The players and coach Mike Yeo think it's happening because the Wild's confidence has simply eroded to the point where they become almost paralyzed when they give up goals. They just don't have the belief that they're going to score enough to win a game, even though their defense and goaltending as a whole hasn't been problematic.

Yeo said he thinks focusing on the process rather than the end result will help them.

"The more you struggle to score goals, the more you struggle to get wins, the more you end up focusing on those things," Yeo said. "When you're feeling good and the goals are going in, when the wins are coming, you're just playing. We have to kind of get back to that, just get back to what's our process for winning a game, what's our process for scoring a goal and trust that if you go do those things, then you'll get rewarded."

The Wild clearly had trust in their process earlier in the season, when they were confident that with their strong defense and goaltending they could score enough to win. They thought they had it back in the first period Sunday, when they had a strong start, got a goal by Jason Pominville 4:08 into the game, kept up the pressure and sustained offensive zone time.

They had a 10-4 advantage in shots on goal halfway through the first period.

"It was one of the best starts we've had," Yeo said. "The way we were moving the puck it felt like we were in a spot where we were a few weeks ago, a month ago maybe, but you could tell that confidence is shaken right now by individuals and as a group."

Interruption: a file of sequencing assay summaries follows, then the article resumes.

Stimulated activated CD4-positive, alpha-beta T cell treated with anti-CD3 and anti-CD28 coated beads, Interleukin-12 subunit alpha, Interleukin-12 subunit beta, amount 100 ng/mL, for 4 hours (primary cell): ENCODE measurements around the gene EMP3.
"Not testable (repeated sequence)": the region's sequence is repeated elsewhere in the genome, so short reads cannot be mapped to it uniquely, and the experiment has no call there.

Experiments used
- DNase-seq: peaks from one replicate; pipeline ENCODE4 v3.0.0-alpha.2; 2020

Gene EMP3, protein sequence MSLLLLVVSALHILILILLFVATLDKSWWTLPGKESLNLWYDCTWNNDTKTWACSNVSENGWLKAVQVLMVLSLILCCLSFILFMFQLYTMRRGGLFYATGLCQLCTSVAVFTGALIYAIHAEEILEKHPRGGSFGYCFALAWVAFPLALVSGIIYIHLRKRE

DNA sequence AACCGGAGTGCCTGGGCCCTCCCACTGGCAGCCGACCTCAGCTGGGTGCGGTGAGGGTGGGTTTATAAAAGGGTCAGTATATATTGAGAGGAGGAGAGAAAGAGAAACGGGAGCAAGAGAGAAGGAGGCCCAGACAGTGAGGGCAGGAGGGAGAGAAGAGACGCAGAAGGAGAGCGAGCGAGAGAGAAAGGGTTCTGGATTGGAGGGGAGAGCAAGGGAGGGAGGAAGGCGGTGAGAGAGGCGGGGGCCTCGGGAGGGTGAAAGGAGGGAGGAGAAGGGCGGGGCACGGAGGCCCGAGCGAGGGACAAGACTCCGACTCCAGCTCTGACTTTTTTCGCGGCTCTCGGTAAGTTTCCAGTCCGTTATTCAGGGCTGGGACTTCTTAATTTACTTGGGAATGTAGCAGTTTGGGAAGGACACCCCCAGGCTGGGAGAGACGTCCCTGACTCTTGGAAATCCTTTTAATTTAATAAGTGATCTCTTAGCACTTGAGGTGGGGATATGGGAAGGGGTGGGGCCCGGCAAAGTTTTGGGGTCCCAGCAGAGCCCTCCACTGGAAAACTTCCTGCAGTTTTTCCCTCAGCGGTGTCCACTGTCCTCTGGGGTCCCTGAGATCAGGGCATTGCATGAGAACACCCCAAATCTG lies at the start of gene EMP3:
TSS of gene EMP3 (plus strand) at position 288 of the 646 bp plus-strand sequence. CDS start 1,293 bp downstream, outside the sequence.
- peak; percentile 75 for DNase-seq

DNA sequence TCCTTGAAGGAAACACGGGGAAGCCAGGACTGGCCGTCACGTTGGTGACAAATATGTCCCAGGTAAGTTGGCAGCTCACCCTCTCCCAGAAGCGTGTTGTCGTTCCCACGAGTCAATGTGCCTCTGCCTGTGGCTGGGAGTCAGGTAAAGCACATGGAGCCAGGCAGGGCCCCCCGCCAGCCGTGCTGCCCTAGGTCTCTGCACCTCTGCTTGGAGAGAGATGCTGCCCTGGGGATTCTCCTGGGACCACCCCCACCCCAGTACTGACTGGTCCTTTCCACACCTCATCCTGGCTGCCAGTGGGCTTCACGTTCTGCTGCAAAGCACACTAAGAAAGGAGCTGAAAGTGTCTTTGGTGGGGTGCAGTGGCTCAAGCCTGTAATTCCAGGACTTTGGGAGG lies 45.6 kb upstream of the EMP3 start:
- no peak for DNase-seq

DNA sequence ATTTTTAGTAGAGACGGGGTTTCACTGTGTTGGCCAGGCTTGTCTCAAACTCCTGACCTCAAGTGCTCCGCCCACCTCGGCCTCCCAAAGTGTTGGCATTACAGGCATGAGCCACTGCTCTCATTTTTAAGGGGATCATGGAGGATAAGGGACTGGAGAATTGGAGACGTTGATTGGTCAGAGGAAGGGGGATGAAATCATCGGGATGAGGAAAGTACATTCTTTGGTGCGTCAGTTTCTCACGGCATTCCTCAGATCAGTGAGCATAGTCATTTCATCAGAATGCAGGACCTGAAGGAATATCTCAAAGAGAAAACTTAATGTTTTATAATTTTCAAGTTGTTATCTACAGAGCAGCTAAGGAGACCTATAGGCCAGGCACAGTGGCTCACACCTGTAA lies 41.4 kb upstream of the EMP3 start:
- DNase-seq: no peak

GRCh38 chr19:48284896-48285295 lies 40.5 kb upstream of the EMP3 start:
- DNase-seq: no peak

The Rangers tied the game with a power-play goal before the first intermission and grabbed a 2-1 lead with 8:34 left in the second period. It was 3-1 before second intermission.

The game might as well have been over. The Wild were outshot 17-5 in the second period and 36-25 for the game.

"Especially when they got that second one I think we became a little demoralized and kind of changed the way we were playing the game," Parise said. "Once they got that second goal, we became a little flustered and just were never able to regain any momentum."

The Wild will try to figure it out again Monday in Philadelphia, but at least they're being reasonable. They don't expect their fortunes to change with one shift, one period or one game.

Even if the Wild play a strong game, score some goals and get a win in Philadelphia to head into the three-day holiday break on a high, it won't mean that they're back or that they've gotten over the hump again.

"You have to build it, and the only way of doing that is shift by shift," captain Mikko Koivu said. "It's not going to come automatically."

"We have to play the right way to create, and by creating that brings the confidence and that's going to bring the goals. You can't just go out and score a goal. You have to do the right things first to get the chances, get the momentum and build it that way."